Fresh start brings rewards
A Northern Irish consortium bought out Povey and Dickinson in 2006 and slowly the circuit's fortunes began to turn. A new focus saw non-motorsport events predominate, including manufacturer product launches, dealer training, track days and testing, and corporate and experience days. In total the circuit operated for 357 days each year.
The motorsport calendar was changed to centre on the the road circuit (most often on the clumsily-titled International Super Sportscar variant), with the BTCC established as a popular headline event, supplemented by Formula 3 and British GT races as well as club level car and bike events. This mix of events is ironically much closer to Peter Davies' original vision for the circuit, generating modest profits.
In April 2013 the ownership changed hands once again, as it was sold to Jersey-based investment group Grey Rock, headed by sometime endurance racer Stuart Wright. The buyout was part of an acquisition of the neighbouring Priors Hall housing development but the new owners stated the deal had secured the speedway's future as a motorsport venue.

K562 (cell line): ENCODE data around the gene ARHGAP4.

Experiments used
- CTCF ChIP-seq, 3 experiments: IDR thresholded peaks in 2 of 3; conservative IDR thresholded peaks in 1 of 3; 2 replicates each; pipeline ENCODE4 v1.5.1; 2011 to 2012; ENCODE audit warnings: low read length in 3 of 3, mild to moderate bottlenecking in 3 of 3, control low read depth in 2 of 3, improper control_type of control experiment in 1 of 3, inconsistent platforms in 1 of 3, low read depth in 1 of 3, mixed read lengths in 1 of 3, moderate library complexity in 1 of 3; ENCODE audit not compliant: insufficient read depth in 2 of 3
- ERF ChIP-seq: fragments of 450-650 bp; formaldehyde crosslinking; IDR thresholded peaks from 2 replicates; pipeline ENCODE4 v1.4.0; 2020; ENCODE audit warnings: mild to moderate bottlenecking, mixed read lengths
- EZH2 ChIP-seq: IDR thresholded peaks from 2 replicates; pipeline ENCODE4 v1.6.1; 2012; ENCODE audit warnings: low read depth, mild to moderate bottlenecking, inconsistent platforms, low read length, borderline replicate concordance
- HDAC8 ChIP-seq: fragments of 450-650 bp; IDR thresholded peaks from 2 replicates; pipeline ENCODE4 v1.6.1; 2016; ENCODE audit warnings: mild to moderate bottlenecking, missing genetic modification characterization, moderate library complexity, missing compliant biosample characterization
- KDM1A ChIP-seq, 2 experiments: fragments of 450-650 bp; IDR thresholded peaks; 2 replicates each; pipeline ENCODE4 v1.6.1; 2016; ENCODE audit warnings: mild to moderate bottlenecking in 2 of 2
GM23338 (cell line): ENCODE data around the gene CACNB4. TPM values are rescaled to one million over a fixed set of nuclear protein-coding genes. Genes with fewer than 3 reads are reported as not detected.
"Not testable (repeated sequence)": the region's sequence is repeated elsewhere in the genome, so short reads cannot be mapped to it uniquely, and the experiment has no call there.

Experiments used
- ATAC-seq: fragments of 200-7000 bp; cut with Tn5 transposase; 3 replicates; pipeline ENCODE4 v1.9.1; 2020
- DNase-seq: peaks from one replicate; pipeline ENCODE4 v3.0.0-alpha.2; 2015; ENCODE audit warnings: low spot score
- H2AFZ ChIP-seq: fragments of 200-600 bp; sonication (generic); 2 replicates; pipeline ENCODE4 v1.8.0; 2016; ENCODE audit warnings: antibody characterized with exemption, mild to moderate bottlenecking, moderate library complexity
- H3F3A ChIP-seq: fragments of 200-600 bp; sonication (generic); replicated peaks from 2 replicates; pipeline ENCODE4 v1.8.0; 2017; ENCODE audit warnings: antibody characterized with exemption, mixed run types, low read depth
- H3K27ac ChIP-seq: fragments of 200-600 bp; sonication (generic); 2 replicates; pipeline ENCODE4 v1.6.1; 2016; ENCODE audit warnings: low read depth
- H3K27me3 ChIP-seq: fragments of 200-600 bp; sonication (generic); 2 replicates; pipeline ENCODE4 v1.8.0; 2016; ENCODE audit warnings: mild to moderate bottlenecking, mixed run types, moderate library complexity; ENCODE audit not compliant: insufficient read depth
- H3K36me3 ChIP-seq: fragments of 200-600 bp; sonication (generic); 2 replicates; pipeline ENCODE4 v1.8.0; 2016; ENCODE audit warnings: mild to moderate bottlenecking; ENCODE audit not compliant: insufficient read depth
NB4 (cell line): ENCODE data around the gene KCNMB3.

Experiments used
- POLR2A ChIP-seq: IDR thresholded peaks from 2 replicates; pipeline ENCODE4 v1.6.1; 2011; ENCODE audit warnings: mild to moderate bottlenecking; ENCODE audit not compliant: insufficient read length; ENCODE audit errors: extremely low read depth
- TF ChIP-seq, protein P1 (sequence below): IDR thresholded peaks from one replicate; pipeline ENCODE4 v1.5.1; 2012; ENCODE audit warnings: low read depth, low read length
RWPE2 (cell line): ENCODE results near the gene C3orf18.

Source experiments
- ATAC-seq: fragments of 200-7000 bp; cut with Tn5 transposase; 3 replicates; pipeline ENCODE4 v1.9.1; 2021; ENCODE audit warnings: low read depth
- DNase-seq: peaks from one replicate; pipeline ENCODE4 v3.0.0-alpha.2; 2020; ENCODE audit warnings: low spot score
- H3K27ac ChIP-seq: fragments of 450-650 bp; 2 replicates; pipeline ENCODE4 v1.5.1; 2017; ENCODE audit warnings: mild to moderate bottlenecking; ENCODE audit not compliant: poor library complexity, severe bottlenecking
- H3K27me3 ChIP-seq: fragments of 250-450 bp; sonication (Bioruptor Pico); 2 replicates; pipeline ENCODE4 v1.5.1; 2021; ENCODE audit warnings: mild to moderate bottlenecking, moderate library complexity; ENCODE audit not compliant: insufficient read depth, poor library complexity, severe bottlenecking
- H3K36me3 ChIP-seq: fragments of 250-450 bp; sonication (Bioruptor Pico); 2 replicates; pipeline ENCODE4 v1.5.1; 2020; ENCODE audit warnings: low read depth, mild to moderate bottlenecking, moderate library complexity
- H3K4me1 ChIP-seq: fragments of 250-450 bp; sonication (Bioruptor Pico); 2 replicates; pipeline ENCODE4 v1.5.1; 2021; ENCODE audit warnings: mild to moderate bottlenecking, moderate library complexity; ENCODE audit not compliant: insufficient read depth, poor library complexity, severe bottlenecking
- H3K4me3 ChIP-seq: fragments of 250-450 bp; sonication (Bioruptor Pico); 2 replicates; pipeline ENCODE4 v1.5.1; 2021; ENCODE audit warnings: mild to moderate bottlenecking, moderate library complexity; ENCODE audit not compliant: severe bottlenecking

New circuit boss Peter Hardman – himself a noted sports car and historic racer – said the focus would remain on the road course for motorsport activities and suggested there could be revisions to the layout to reflect this in coming years, in the hope of attracting bigger international events. As part of a move to distance itself from oval racing, the Motor Speedway part of the name was quietly dropped, leaving the circuit simply branded as 'Rockingham'.
The end to racing comes swiftly